Ottmar Hitzfeld leaving solid Switzerland legacy after World Cup
It is one of football’s great mysteries how Switzerland – a side that has always prided itself on being tough to beat rather than prolific – were drawn into World Cup Group E (9/4 to win this pool) as top seeds.
The curiosities of FIFA World Rankings, plus the fact France under Didier Deschamps had to qualify via the play-offs for Brazil, are matters to be discussed elsewhere.
Ottmar Hitzfeld’s Swiss side are odds-on to reach the knockout phase at 4/7. The veteran German gaffer is retiring from management after the finals and getting his youthful charges out of the group stage is the essential minimum required.
France are worthy foes of course, but Latin American opposition Ecuador and Honduras should simply be yielding six points for Switzerland. Hitzfeld’s successor Vladimir Petkovic – lined up long before Lazio sacked him – had better be watching, because the outgoing boss is pretty much leaving him an entire team.
A mere handful of the 23-man squad the Swiss will send to the World Cup will be aged 30 or over. Chief among those elder statesmen are number one Diego Benaglio (Wolfsburg) and right wing back Stephan Lichtsteiner (Juventus).
Petkovic is thus set to inherit a vast majority of players entering or in their prime from Hitzfeld, and Brazil is the stage for several names to shine. There is likely to be a place in defence for set piece threat Fabian Schar – Switzerland’s top-scorer in qualifying with three.
Hitzeld could be forgiven for leaving former Arsenal centre back Johan Djourou out altogether following a disastrous Bundesliga campaign with Hamburg, which could yet culminate in relegation.
Philippe Senderos, another ex-Emirates flop; Bengalio’s Wolfsburg teammate Timm Klose and Steve von Bergen, of the Young Boys of Berne, are also competing for another berth in the heart of defence.
Michael Lang, from Grasshopper Club in Zurich, meanwhile, should be included on utility grounds. He can cover both for Lichtsteiner and at centre half. Former Spurs left back Reto Ziegler faces a straight battle with a third Wolfsburg player, the highly-rated Ricardo Rodriguez, for that spot.
Backup to Benaglio between the sticks comes in the form of Yann Sommer (Basel) and Marco Wolfli (Young Boys). Midfield is where Switzerland possess the greatest strength in depth, with several names familiar to Premier League audiences.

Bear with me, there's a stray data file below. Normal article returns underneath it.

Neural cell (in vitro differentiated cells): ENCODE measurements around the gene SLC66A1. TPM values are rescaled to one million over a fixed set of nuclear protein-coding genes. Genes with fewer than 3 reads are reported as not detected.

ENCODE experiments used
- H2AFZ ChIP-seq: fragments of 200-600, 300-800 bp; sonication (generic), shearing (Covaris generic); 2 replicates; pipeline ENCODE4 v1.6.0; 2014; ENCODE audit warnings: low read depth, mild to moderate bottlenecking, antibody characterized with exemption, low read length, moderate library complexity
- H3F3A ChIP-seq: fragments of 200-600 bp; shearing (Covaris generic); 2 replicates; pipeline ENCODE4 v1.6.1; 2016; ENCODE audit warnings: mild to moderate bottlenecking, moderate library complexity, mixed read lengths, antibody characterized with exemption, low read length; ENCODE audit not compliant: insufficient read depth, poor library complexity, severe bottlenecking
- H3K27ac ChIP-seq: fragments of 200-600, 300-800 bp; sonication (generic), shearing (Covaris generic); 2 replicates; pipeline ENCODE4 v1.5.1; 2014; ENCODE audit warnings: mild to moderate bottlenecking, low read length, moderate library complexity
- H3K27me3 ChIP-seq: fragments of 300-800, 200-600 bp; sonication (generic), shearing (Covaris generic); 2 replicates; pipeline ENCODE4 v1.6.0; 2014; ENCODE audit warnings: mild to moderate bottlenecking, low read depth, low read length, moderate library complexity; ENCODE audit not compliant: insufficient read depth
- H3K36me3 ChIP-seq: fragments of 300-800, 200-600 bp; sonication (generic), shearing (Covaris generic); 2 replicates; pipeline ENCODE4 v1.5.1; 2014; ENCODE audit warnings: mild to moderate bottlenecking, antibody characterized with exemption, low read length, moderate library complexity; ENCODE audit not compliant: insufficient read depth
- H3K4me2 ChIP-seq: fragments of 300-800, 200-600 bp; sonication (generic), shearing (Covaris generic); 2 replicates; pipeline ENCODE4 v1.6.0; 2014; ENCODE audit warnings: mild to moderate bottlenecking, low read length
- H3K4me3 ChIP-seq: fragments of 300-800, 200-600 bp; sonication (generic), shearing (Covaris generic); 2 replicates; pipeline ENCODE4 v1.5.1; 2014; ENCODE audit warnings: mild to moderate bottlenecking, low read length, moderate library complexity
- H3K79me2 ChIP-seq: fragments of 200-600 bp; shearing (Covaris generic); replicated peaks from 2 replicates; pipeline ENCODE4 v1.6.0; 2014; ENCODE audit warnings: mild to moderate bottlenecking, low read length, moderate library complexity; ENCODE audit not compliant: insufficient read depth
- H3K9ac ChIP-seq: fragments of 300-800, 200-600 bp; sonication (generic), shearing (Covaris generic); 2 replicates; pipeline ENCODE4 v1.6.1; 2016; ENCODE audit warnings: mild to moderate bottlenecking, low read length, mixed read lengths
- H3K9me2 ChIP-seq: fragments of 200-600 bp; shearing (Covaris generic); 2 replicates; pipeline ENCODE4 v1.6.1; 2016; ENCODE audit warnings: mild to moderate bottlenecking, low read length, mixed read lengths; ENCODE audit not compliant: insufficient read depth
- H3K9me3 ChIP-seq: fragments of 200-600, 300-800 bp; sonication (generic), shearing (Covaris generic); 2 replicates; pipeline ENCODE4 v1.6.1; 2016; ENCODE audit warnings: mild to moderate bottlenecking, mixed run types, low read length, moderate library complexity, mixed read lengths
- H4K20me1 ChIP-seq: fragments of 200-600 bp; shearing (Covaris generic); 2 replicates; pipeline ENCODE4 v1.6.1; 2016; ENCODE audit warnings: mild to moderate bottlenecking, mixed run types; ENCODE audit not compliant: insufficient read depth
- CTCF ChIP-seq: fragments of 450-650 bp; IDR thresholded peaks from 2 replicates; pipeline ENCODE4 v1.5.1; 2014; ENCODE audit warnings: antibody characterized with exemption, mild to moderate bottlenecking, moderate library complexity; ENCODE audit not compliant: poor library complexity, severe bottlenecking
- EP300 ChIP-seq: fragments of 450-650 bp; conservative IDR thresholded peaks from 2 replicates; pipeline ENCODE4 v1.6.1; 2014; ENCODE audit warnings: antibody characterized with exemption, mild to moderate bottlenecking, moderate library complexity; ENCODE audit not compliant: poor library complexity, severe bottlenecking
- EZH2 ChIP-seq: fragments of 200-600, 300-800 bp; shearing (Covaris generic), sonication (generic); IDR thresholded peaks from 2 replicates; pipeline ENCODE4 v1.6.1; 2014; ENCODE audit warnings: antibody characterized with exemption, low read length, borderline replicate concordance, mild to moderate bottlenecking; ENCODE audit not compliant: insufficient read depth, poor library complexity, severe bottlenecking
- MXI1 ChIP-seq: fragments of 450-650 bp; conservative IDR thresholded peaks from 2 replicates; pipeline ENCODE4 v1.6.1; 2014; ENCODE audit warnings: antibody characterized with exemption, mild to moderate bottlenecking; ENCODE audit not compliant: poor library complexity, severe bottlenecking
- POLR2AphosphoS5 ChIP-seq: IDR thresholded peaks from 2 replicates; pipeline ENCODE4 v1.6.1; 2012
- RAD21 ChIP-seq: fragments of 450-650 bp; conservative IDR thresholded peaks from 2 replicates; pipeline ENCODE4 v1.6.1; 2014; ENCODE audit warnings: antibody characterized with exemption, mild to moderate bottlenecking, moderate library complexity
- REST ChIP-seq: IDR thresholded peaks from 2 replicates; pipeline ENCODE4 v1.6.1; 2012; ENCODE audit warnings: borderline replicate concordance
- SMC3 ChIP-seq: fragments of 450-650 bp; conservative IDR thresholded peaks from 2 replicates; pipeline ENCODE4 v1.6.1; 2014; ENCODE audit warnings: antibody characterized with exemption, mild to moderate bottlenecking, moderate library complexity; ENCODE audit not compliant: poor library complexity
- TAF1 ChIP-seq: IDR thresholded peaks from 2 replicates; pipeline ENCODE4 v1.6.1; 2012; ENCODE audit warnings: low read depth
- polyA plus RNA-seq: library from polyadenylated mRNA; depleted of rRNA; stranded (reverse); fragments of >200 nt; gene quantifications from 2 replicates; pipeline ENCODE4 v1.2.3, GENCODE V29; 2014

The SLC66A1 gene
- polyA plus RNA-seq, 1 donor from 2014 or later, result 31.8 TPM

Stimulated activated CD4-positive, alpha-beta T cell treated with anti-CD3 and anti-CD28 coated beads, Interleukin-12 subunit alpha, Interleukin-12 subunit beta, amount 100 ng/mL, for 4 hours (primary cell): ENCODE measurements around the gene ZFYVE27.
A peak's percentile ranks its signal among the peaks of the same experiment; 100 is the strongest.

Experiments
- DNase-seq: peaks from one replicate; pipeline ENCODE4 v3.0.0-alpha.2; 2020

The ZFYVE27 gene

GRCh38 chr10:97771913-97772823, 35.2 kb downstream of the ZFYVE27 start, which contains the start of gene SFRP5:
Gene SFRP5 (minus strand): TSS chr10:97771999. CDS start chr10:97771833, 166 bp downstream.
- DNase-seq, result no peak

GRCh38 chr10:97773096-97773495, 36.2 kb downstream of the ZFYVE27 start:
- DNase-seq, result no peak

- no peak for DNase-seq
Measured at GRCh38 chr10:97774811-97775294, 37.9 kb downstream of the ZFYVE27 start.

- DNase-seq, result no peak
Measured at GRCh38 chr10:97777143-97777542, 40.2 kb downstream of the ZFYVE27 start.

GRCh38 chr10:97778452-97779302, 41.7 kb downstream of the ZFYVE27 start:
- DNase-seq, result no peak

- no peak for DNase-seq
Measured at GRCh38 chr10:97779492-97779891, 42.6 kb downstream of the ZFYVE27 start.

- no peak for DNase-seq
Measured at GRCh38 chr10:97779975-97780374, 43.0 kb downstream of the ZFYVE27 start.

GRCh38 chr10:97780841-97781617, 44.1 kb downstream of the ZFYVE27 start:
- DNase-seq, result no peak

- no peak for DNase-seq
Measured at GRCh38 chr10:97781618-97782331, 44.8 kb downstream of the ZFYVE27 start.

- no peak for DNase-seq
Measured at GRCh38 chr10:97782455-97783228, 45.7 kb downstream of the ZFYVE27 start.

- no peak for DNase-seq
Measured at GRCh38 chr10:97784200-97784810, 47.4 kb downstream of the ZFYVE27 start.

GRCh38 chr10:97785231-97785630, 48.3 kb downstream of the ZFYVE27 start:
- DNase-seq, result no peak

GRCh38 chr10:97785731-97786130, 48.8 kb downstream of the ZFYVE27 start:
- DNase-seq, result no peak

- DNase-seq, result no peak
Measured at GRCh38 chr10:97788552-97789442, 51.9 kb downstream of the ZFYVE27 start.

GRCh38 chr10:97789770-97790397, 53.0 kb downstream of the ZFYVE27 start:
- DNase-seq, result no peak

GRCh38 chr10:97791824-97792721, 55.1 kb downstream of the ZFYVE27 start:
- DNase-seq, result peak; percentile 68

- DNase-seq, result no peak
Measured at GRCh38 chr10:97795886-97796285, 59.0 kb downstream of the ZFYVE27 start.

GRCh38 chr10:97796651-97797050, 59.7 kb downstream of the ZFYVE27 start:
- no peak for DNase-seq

Valon Behrami and Blerim Dzemaili (both Napoli), and Gelson Fernandes (Freiburg) will be remembered by West Ham, Bolton Wanderers and Manchester City fans respectively.
National captain Gokhan Inler (also Napoli), young Granit Xhaka (Borussia Monchengladbach) and Eintracht Frankfurt skipper Pirmin Schwegler are also available options for the middle of the park.
How much room is there on the roster for wide men and strikers, though? Probably not enough for four each, if all those central midfielders are going to Brazil.
Uncapped CSKA Moscow winger Steven Zuber looks set to miss out, unless injury rules out one of the experienced Tranquillo Barnetta (Eintracht Frankfurt), Fulham’s versatile Pajtim Kasami, Xherdan Shaqiri (Bayern Munich) or Valentin Stocker (Basel).
Eren Derdiyok (Bayer Leverkusen) has more goals than any other Swiss striker recently called up, but may miss out on inclusion to younger options.
He turns 26 on the day Brazil kick the finals off, but the likes of Haris Seferovic (Real Sociedad), Admir Mehmedi (Freiburg), Mario Gavranovic (FC Zurich) and Nuremberg hotshot Josip Drmic are ahead of him.
It is because Derdiyok has been used almost exclusively as a substitute by Leverkusen that Hitfeld may omit him. The coach has also ditched Livorno loanee Innocent Emeghara midway through qualifying.
Switzerland’s squad is thus packed full of potential and proven, steady talent. Anything less than the last 16 would be under-achieving.
Look to Drmic (at the time of writing only Mario Mandzukic and Robert Lewandowski had scored more Bundesliga goals than him) to snap up their group stage chances, after bagging a brace against Croatia in a World Cup warm-up game.
Basel boy Schar is also a major nuisance from corners and free kicks, so expect him to capitalise on such situations, especially against the weak defences of Ecuador and Honduras.
Odds of 80/1 suggest the Swiss cannot win the competition, but a more tempting price of 9/2 on their stage of elimination being the quarter-finals is well worth considering.